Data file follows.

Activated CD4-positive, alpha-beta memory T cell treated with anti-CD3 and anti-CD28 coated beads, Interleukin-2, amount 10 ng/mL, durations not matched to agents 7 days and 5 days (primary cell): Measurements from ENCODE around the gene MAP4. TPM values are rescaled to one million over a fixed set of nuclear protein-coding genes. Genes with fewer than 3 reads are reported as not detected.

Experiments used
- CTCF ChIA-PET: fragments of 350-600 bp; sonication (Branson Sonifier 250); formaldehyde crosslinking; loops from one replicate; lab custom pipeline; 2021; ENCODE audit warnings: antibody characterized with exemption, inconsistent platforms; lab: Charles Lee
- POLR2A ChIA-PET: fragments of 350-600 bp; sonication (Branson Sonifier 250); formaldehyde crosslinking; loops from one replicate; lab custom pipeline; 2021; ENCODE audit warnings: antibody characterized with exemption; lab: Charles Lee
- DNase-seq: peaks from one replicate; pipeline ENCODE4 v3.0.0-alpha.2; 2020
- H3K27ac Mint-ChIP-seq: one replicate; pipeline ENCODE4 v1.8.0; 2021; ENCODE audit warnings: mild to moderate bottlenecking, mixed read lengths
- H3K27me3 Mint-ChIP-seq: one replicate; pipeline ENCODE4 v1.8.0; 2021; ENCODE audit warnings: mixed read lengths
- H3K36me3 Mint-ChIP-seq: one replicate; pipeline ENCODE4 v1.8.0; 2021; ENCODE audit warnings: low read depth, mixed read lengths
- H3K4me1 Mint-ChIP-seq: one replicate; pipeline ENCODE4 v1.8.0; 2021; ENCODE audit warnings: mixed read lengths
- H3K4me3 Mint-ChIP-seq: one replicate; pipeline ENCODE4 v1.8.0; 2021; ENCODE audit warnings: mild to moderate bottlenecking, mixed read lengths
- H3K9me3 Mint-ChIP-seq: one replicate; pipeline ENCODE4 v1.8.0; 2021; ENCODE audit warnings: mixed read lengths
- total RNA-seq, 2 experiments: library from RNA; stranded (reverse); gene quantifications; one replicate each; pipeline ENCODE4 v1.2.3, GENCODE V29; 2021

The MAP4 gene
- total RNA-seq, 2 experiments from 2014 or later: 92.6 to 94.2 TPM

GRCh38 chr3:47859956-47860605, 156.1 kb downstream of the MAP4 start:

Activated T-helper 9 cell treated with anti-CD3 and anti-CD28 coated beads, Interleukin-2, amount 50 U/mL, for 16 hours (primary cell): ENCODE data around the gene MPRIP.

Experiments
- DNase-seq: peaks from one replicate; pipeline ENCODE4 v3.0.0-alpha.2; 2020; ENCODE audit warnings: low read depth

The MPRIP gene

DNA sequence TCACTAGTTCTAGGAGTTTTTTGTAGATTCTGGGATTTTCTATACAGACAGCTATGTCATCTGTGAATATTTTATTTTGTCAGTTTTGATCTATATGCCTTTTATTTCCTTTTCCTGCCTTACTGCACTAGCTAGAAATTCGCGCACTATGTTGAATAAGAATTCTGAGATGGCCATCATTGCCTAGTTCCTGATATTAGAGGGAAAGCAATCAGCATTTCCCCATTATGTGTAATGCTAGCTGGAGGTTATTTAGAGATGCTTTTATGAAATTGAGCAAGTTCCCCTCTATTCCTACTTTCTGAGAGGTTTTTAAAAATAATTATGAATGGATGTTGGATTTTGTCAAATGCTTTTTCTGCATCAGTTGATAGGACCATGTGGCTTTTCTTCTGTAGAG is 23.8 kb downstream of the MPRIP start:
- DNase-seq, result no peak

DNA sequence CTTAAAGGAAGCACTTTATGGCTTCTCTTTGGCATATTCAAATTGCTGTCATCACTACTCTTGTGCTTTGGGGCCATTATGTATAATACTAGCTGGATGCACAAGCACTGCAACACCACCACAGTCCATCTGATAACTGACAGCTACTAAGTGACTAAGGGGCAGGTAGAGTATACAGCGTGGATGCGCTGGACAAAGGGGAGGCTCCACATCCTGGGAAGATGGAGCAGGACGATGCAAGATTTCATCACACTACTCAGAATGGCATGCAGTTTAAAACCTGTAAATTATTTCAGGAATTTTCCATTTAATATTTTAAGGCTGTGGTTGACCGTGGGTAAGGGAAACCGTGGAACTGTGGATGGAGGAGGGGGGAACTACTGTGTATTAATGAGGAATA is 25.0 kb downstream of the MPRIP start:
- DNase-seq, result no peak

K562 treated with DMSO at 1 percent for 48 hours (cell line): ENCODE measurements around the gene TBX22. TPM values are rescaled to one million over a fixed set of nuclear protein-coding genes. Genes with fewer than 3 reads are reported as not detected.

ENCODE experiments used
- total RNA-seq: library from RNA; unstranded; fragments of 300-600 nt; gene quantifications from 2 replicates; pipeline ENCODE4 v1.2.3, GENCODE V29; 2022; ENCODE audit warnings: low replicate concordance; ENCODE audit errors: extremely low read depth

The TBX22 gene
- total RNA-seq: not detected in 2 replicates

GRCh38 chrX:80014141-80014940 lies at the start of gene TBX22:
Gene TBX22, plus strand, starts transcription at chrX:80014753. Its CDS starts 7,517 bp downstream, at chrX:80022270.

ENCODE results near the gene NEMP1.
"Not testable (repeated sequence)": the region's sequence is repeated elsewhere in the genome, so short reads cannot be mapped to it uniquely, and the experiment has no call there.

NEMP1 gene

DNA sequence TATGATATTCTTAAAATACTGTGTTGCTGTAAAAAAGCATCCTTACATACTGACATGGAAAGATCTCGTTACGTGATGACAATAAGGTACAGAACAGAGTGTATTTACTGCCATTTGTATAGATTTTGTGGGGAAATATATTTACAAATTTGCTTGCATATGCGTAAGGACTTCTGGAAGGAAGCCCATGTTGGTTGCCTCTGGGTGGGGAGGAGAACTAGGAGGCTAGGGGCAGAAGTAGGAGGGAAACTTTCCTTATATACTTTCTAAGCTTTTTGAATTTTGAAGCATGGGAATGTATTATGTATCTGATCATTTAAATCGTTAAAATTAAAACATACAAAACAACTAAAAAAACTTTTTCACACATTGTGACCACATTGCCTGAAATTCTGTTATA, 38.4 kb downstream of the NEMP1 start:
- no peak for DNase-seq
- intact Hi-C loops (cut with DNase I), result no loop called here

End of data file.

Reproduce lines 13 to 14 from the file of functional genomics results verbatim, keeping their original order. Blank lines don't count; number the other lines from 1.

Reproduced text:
The MAP4 gene
- total RNA-seq, 2 experiments from 2014 or later: 92.6 to 94.2 TPM